Telonius: Interface

What stands out most about Jonas Imbery's debut Telonius album Interface? Its irreverence and sense of fun—qualities that make the ten-song set by the German DJ-and-producer and Gomma co-founder (with Mathias “ Munk ” Modica) all the more appealing. Drawing upon fifteen years of diverse musical experience (including movie soundtrack work, producing the solo album of Franz Ferdinand guitarist Nick McCarthy, and performing live with the Symphonie Orchester des Bayrischen Rundfunk), Imbery presents a forty-two-minute collection of sexy house tracks that require little effort to warm up to.

Adding considerably to the project are the numerous vocal turns, all of which give the album personality, and the songs show Imbery to be no slouch in the melody department either. The album's grooving vibe is established by the opening scene-setter, “Now,” a funky disco-inflected house tune whose boogie Imbery sprinkles with horns and strings. Even more infectious is “Old Toy,” an irrepressibly effervescent bit of soulful house elevated by the vocal presence of Kokutekeleza Musebeni and a bass-powered, stutter-funk pulse. “Swimsuit” likewise receives a strong boost from the vocalizing of Faberyayo (of Dutch band LeLe), though its main appeal is the body-shaking backdrop Imbery fashions with some help from Paul Prem, who contributes bass and guitar to the song. Imbery does a fabulous job simulating a well-oiled funk outfit in “Control,” and any question as to why he titled the song “Your Dog Will Love It” is answered once the song's high-pitched melodies kick in.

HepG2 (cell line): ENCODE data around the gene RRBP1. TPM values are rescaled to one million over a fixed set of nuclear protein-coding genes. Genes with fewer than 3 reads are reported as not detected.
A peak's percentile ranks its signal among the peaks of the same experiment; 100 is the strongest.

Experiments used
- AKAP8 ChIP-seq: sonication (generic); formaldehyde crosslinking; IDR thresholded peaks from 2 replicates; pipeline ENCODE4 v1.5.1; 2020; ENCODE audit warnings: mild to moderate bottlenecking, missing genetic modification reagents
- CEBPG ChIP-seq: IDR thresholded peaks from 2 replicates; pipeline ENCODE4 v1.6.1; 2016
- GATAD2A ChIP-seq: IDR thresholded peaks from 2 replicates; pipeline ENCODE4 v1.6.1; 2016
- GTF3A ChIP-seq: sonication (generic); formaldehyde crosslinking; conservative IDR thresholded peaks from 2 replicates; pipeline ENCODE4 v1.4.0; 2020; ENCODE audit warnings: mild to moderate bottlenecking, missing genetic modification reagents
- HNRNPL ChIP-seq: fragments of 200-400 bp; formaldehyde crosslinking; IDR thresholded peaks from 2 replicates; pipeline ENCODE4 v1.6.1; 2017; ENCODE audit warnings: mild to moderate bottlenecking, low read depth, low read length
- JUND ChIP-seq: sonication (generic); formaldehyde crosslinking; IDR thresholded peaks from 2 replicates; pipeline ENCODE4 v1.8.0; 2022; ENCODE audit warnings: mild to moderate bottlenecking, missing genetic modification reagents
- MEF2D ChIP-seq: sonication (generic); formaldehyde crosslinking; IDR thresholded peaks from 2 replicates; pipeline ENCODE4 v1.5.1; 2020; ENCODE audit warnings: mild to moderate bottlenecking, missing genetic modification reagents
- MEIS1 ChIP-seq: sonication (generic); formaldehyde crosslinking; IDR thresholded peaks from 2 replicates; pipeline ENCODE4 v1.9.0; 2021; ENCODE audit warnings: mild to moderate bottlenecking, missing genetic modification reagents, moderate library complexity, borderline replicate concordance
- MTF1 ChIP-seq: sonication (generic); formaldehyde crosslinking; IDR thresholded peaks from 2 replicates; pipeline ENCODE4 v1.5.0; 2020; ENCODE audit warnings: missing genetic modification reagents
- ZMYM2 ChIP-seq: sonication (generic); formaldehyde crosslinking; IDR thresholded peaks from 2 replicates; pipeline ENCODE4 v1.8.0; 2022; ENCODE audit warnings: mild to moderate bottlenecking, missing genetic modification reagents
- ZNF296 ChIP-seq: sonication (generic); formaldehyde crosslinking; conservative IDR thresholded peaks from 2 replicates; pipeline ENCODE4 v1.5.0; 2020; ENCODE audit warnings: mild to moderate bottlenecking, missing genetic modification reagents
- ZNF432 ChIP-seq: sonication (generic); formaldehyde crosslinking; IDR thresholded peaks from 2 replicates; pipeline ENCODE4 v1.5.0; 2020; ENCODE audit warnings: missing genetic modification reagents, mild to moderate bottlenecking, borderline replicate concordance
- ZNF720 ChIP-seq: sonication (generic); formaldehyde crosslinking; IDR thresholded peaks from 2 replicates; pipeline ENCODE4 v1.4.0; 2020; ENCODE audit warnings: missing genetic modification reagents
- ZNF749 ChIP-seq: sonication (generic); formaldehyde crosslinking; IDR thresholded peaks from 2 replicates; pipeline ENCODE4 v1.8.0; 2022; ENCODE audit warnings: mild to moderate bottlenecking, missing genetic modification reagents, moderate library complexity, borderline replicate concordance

The album's at its cheekiest during “Last Night (Faced Version),” when Samuel Falson and Elizabeth Wight indulge in some hilarious, sexually charged banter (he: “‘Scuse me, baby, I don't mean to be crass / But it's been a long day, I need a piece of ass”; she: “Baby, yes I'm coming, in a hurry / Put your fingers on me”), with Falson's chorus line “So let's make love tonight” the veritable cherry on top. Imbery does mix things up stylistically (the tempo slows for the seductive dreampop of “I Make You Man,” for example), but the moments one'll take way from the album most are those of the light-hearted and free-spirited kind. On a final note, it's ironic that Imbery had the features erased from the cover portrait when this Telonius set is anything but faceless.

October 2013